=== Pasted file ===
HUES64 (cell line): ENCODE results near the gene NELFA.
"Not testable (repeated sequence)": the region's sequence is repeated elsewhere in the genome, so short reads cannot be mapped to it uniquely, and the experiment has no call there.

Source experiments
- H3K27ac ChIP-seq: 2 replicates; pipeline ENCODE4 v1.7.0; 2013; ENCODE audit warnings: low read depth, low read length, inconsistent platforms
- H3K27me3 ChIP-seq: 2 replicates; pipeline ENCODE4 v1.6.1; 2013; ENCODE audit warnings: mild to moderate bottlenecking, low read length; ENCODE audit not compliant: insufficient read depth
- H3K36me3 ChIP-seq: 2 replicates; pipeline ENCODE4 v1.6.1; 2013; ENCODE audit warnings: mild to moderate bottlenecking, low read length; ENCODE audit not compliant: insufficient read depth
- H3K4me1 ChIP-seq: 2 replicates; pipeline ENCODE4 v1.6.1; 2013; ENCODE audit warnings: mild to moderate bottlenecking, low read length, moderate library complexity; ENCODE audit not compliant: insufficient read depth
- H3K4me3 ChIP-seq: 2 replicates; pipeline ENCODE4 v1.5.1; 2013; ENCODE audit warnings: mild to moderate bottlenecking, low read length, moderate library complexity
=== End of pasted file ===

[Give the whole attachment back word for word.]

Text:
HUES64 (cell line): ENCODE results near the gene NELFA.
"Not testable (repeated sequence)": the region's sequence is repeated elsewhere in the genome, so short reads cannot be mapped to it uniquely, and the experiment has no call there.

Source experiments
- H3K27ac ChIP-seq: 2 replicates; pipeline ENCODE4 v1.7.0; 2013; ENCODE audit warnings: low read depth, low read length, inconsistent platforms
- H3K27me3 ChIP-seq: 2 replicates; pipeline ENCODE4 v1.6.1; 2013; ENCODE audit warnings: mild to moderate bottlenecking, low read length; ENCODE audit not compliant: insufficient read depth
- H3K36me3 ChIP-seq: 2 replicates; pipeline ENCODE4 v1.6.1; 2013; ENCODE audit warnings: mild to moderate bottlenecking, low read length; ENCODE audit not compliant: insufficient read depth
- H3K4me1 ChIP-seq: 2 replicates; pipeline ENCODE4 v1.6.1; 2013; ENCODE audit warnings: mild to moderate bottlenecking, low read length, moderate library complexity; ENCODE audit not compliant: insufficient read depth
- H3K4me3 ChIP-seq: 2 replicates; pipeline ENCODE4 v1.5.1; 2013; ENCODE audit warnings: mild to moderate bottlenecking, low read length, moderate library complexity